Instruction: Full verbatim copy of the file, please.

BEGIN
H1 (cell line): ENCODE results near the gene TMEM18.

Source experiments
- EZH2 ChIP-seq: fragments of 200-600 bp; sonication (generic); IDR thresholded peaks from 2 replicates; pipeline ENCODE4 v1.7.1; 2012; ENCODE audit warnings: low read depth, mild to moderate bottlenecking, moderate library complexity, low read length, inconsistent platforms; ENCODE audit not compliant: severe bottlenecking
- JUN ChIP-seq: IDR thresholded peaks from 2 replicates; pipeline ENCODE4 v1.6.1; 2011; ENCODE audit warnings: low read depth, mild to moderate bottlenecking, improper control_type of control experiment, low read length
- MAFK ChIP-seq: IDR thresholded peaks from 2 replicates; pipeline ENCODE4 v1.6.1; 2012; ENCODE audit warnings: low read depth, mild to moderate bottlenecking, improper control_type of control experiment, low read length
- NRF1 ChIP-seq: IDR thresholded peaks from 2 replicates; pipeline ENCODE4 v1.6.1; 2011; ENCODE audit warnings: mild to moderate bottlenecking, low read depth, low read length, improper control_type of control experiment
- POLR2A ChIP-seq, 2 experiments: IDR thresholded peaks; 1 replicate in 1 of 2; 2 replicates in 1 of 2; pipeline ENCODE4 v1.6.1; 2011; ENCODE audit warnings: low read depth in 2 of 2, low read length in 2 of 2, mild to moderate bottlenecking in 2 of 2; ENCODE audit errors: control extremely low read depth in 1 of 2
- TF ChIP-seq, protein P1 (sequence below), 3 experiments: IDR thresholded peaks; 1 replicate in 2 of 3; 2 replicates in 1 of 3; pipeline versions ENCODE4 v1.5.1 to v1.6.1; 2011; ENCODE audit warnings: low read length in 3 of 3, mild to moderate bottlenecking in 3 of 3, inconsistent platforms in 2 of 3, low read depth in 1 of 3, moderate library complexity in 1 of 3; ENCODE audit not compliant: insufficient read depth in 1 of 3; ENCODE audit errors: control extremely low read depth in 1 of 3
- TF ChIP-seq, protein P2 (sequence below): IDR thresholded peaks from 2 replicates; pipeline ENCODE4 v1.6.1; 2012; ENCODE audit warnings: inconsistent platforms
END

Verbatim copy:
H1 (cell line): ENCODE results near the gene TMEM18.

Source experiments
- EZH2 ChIP-seq: fragments of 200-600 bp; sonication (generic); IDR thresholded peaks from 2 replicates; pipeline ENCODE4 v1.7.1; 2012; ENCODE audit warnings: low read depth, mild to moderate bottlenecking, moderate library complexity, low read length, inconsistent platforms; ENCODE audit not compliant: severe bottlenecking
- JUN ChIP-seq: IDR thresholded peaks from 2 replicates; pipeline ENCODE4 v1.6.1; 2011; ENCODE audit warnings: low read depth, mild to moderate bottlenecking, improper control_type of control experiment, low read length
- MAFK ChIP-seq: IDR thresholded peaks from 2 replicates; pipeline ENCODE4 v1.6.1; 2012; ENCODE audit warnings: low read depth, mild to moderate bottlenecking, improper control_type of control experiment, low read length
- NRF1 ChIP-seq: IDR thresholded peaks from 2 replicates; pipeline ENCODE4 v1.6.1; 2011; ENCODE audit warnings: mild to moderate bottlenecking, low read depth, low read length, improper control_type of control experiment
- POLR2A ChIP-seq, 2 experiments: IDR thresholded peaks; 1 replicate in 1 of 2; 2 replicates in 1 of 2; pipeline ENCODE4 v1.6.1; 2011; ENCODE audit warnings: low read depth in 2 of 2, low read length in 2 of 2, mild to moderate bottlenecking in 2 of 2; ENCODE audit errors: control extremely low read depth in 1 of 2
- TF ChIP-seq, protein P1 (sequence below), 3 experiments: IDR thresholded peaks; 1 replicate in 2 of 3; 2 replicates in 1 of 3; pipeline versions ENCODE4 v1.5.1 to v1.6.1; 2011; ENCODE audit warnings: low read length in 3 of 3, mild to moderate bottlenecking in 3 of 3, inconsistent platforms in 2 of 3, low read depth in 1 of 3, moderate library complexity in 1 of 3; ENCODE audit not compliant: insufficient read depth in 1 of 3; ENCODE audit errors: control extremely low read depth in 1 of 3
- TF ChIP-seq, protein P2 (sequence below): IDR thresholded peaks from 2 replicates; pipeline ENCODE4 v1.6.1; 2012; ENCODE audit warnings: inconsistent platforms